“In the passage from Acts 4:32-35, ‘All the believers were in one heart and mind. No one claimed that any of their possessions was their own, but shared everything they had…there were no needy persons among them…’ The most glaring problem with applying this verse to creating a socialistic society is that this was not a mandate. It was voluntary. In the Old Testament, when Israel was a theocracy, it was still a capitalistic society…[the New Testament, i.e. Jesus,] did not call for a switch to socialism in the government when he arrived; rather there were programs in place to prevent generational poverty and the rich were forbidden to take unfair advantage of the poor.”
Sojourners reports over 2000 verses in the bible on the topic of poverty, social justice, and equality. There are 59 verses on “one another…love one another, pray for one another, etc.” We are to behave like Jesus, putting our time and effort into each other, especially the marginalized, no matter who or what system is in power. God is much more interested in our character than our comfort and in our faith than in a certain system of government.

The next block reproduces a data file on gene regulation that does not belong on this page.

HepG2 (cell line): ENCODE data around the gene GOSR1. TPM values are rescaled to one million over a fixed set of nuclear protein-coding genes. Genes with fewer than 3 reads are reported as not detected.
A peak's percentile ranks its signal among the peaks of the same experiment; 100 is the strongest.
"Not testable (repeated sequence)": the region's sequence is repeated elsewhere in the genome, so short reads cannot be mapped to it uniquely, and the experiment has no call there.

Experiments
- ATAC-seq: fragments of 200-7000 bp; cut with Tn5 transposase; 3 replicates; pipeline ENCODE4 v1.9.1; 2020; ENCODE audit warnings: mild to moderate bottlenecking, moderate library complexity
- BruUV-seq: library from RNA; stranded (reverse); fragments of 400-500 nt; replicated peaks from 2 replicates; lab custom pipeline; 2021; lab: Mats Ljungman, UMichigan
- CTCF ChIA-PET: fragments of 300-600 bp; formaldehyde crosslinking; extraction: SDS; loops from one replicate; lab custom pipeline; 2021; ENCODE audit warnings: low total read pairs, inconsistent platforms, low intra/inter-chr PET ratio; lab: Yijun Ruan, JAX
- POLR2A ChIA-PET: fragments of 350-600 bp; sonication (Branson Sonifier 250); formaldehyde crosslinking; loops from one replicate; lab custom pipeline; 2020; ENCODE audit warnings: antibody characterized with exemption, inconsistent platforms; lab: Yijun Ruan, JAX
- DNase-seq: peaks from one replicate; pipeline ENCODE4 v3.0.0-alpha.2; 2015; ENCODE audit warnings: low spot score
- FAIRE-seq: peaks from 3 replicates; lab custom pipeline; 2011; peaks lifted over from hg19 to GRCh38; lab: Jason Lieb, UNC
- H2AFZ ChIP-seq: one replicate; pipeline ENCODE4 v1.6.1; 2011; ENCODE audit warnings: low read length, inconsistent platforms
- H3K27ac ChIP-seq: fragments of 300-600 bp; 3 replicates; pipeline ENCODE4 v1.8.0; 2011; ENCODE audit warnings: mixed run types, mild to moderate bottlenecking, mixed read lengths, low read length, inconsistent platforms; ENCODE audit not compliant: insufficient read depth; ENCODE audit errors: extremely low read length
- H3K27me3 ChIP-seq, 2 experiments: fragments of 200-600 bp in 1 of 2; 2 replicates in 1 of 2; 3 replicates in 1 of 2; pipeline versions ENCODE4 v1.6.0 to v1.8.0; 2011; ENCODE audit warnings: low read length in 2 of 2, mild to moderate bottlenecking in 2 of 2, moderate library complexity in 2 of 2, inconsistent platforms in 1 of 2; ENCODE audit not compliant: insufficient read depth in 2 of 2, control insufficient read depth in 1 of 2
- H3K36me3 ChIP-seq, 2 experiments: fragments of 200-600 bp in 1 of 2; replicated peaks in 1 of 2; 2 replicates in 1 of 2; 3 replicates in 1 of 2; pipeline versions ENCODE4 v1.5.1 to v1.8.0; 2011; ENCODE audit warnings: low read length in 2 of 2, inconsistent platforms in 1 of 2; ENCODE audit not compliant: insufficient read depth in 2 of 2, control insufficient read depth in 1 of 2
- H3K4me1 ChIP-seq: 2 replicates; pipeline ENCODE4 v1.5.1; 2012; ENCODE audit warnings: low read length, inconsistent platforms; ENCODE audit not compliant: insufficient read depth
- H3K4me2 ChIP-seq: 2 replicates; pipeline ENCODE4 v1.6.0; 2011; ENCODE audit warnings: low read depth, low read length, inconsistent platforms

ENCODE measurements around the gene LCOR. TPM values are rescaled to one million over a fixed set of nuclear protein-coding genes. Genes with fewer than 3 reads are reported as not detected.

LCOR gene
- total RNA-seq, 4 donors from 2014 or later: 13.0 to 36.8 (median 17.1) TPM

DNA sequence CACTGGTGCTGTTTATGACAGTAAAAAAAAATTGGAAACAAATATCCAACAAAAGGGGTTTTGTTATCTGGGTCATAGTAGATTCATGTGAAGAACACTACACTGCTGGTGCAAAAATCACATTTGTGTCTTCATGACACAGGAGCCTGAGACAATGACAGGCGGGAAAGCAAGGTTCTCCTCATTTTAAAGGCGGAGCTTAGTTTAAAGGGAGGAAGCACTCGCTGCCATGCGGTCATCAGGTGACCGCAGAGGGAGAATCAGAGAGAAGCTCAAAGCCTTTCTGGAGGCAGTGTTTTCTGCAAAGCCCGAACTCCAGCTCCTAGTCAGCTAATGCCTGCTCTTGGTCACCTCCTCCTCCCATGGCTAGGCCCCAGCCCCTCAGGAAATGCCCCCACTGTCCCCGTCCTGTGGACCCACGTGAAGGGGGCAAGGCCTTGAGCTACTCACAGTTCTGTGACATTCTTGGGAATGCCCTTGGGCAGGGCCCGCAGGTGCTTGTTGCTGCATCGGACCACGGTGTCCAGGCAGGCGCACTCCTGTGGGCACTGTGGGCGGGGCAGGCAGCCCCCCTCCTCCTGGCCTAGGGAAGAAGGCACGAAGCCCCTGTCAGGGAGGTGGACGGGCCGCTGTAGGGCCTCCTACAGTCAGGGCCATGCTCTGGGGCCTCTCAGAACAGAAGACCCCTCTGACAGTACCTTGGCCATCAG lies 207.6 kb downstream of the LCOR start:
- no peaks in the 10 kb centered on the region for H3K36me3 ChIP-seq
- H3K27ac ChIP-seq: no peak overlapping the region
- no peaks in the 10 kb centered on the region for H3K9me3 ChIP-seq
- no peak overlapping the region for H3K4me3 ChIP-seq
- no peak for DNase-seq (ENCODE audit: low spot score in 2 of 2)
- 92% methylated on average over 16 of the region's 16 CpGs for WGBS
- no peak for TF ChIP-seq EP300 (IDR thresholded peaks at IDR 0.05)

There are two articles that explain this further, complete with verses, that you can read here: “How Should a Christian View Socialism?” and “What is Christian Socialism?” These are balanced articles weighing the differences between capitalism and socialism and purport a biblical view of generosity, taking care of your neighbor, being a good steward of your time, talent, and treasure, and developing your character.
As far as voting for the system we prefer in the society in which we live, we have the right to pick one, keeping in mind the government’s role is to protect the rights of its people. ALL of them. Every class, every race, every religion, every age. Instead of being concerned with our personal rights, we are to be concerned with justice for ALL. Both capitalism and socialism have pros and cons and each should be addressed.
As far as the bible is concerned, it doesn’t take an either-or or a neither-nor position. In other words, government systems around the world are not the point of the bible. The bible is concerned with the person of God, the creation, the fall, the redemption, and who God says we are and how we are to live like Jesus in that story, wherever one lives in the world.
The question should never be, “Is this leftist or right-wing, liberal or conservative, socialist or capitalist?” The question should be “Does this action love my neighbor, look out for their interests more than my own, manifest the fruit of the Spirit?” —Dr. Michael Svigel